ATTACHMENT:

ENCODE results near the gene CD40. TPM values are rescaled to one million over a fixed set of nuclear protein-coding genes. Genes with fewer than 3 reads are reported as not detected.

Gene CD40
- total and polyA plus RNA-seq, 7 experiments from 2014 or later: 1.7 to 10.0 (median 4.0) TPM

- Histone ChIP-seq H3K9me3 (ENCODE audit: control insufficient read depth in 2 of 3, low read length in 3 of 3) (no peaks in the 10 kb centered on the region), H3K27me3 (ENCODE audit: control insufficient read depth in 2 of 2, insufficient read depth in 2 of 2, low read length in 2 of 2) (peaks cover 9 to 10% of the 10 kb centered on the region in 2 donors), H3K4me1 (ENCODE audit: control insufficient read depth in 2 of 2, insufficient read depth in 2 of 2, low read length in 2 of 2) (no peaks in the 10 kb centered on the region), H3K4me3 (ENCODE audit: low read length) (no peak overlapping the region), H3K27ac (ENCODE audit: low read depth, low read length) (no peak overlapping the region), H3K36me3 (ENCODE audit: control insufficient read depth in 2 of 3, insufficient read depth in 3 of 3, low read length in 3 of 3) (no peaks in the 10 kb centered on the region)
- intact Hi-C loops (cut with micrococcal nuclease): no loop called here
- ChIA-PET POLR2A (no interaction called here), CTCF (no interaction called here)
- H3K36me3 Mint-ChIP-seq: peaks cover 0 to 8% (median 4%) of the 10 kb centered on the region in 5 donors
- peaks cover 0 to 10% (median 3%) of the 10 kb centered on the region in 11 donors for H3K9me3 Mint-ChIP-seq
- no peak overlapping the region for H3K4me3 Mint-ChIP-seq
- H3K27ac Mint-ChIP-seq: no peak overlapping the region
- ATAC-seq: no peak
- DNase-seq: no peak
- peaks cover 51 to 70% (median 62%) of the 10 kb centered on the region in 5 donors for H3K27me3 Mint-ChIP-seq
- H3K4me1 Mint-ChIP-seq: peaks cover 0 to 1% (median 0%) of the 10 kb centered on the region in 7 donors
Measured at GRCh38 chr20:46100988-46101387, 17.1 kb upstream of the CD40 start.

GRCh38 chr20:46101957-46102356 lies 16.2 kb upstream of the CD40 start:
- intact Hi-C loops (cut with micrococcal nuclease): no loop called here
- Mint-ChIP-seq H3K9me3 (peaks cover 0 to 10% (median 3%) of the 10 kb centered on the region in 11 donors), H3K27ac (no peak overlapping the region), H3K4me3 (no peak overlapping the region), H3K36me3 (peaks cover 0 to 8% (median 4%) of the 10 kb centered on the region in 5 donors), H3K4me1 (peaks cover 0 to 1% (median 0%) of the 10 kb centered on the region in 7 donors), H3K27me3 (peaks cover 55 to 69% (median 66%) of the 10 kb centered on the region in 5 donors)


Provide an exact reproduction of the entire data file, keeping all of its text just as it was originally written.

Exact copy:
ENCODE results near the gene CD40. TPM values are rescaled to one million over a fixed set of nuclear protein-coding genes. Genes with fewer than 3 reads are reported as not detected.

Gene CD40
- total and polyA plus RNA-seq, 7 experiments from 2014 or later: 1.7 to 10.0 (median 4.0) TPM

- Histone ChIP-seq H3K9me3 (ENCODE audit: control insufficient read depth in 2 of 3, low read length in 3 of 3) (no peaks in the 10 kb centered on the region), H3K27me3 (ENCODE audit: control insufficient read depth in 2 of 2, insufficient read depth in 2 of 2, low read length in 2 of 2) (peaks cover 9 to 10% of the 10 kb centered on the region in 2 donors), H3K4me1 (ENCODE audit: control insufficient read depth in 2 of 2, insufficient read depth in 2 of 2, low read length in 2 of 2) (no peaks in the 10 kb centered on the region), H3K4me3 (ENCODE audit: low read length) (no peak overlapping the region), H3K27ac (ENCODE audit: low read depth, low read length) (no peak overlapping the region), H3K36me3 (ENCODE audit: control insufficient read depth in 2 of 3, insufficient read depth in 3 of 3, low read length in 3 of 3) (no peaks in the 10 kb centered on the region)
- intact Hi-C loops (cut with micrococcal nuclease): no loop called here
- ChIA-PET POLR2A (no interaction called here), CTCF (no interaction called here)
- H3K36me3 Mint-ChIP-seq: peaks cover 0 to 8% (median 4%) of the 10 kb centered on the region in 5 donors
- peaks cover 0 to 10% (median 3%) of the 10 kb centered on the region in 11 donors for H3K9me3 Mint-ChIP-seq
- no peak overlapping the region for H3K4me3 Mint-ChIP-seq
- H3K27ac Mint-ChIP-seq: no peak overlapping the region
- ATAC-seq: no peak
- DNase-seq: no peak
- peaks cover 51 to 70% (median 62%) of the 10 kb centered on the region in 5 donors for H3K27me3 Mint-ChIP-seq
- H3K4me1 Mint-ChIP-seq: peaks cover 0 to 1% (median 0%) of the 10 kb centered on the region in 7 donors
Measured at GRCh38 chr20:46100988-46101387, 17.1 kb upstream of the CD40 start.

GRCh38 chr20:46101957-46102356 lies 16.2 kb upstream of the CD40 start:
- intact Hi-C loops (cut with micrococcal nuclease): no loop called here
- Mint-ChIP-seq H3K9me3 (peaks cover 0 to 10% (median 3%) of the 10 kb centered on the region in 11 donors), H3K27ac (no peak overlapping the region), H3K4me3 (no peak overlapping the region), H3K36me3 (peaks cover 0 to 8% (median 4%) of the 10 kb centered on the region in 5 donors), H3K4me1 (peaks cover 0 to 1% (median 0%) of the 10 kb centered on the region in 7 donors), H3K27me3 (peaks cover 55 to 69% (median 66%) of the 10 kb centered on the region in 5 donors)